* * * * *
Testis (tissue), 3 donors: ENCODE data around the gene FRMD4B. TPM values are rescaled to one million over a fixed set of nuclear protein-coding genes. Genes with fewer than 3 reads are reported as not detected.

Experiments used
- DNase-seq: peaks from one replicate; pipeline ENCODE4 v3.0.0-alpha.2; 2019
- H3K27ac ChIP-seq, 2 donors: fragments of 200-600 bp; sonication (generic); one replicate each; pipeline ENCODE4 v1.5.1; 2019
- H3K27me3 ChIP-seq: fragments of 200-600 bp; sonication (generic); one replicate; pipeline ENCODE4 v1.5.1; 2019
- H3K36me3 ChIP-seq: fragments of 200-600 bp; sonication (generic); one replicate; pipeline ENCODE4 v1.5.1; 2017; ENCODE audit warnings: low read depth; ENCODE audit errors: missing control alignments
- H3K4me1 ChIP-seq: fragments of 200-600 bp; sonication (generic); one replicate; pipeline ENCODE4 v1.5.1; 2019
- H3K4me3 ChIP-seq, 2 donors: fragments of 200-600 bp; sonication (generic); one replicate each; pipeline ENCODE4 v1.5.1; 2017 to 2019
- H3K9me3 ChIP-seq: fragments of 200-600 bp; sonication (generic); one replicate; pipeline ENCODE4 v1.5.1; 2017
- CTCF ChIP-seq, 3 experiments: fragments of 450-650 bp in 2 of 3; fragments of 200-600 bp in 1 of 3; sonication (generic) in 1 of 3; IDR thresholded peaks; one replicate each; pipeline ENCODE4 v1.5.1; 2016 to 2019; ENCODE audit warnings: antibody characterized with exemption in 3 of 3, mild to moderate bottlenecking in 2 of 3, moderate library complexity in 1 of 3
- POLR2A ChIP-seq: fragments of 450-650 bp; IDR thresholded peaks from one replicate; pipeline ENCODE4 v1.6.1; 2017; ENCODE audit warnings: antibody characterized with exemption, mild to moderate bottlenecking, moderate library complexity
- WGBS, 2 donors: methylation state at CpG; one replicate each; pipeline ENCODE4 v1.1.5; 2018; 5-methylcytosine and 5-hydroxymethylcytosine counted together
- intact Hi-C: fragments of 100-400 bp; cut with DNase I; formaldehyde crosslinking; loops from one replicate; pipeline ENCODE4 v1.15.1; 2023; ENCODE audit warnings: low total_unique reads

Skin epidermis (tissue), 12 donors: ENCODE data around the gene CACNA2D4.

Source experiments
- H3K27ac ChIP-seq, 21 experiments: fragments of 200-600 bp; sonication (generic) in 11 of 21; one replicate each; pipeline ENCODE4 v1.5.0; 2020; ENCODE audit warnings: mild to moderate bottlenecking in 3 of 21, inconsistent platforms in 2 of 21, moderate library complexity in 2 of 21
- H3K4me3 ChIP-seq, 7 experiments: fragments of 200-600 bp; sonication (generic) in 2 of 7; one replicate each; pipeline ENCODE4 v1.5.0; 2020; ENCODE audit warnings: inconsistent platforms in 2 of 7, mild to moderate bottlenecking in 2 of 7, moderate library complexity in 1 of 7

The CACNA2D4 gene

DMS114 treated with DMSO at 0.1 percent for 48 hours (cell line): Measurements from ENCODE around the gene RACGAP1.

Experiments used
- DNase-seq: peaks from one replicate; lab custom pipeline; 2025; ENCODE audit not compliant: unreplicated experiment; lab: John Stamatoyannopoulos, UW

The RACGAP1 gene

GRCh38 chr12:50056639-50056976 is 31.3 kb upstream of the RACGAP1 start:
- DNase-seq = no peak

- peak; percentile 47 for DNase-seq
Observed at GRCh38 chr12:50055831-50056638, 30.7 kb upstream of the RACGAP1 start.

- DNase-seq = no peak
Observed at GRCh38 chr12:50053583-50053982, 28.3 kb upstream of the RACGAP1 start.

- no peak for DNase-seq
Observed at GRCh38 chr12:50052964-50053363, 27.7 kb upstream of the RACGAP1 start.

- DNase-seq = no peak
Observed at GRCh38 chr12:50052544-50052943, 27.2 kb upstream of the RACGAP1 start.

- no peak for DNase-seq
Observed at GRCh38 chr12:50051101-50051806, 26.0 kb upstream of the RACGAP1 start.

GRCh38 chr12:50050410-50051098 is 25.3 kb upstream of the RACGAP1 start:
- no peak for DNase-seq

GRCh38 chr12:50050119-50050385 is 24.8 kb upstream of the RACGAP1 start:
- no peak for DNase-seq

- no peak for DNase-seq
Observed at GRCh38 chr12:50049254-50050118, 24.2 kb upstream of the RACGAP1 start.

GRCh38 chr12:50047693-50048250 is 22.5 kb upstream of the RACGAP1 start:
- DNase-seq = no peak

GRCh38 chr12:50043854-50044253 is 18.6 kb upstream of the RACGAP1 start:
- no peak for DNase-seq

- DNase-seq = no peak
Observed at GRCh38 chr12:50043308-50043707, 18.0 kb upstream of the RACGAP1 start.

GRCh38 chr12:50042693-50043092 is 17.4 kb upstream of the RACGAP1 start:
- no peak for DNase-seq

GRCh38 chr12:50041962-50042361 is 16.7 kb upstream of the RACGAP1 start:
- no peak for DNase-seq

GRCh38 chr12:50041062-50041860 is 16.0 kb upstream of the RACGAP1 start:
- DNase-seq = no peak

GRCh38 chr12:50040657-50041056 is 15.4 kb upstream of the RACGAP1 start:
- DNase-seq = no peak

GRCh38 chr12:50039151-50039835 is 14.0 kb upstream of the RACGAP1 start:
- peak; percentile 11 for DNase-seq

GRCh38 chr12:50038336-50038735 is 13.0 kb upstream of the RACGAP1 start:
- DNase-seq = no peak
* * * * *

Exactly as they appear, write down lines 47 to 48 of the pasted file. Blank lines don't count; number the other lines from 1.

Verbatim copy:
GRCh38 chr12:50042693-50043092 is 17.4 kb upstream of the RACGAP1 start:
- no peak for DNase-seq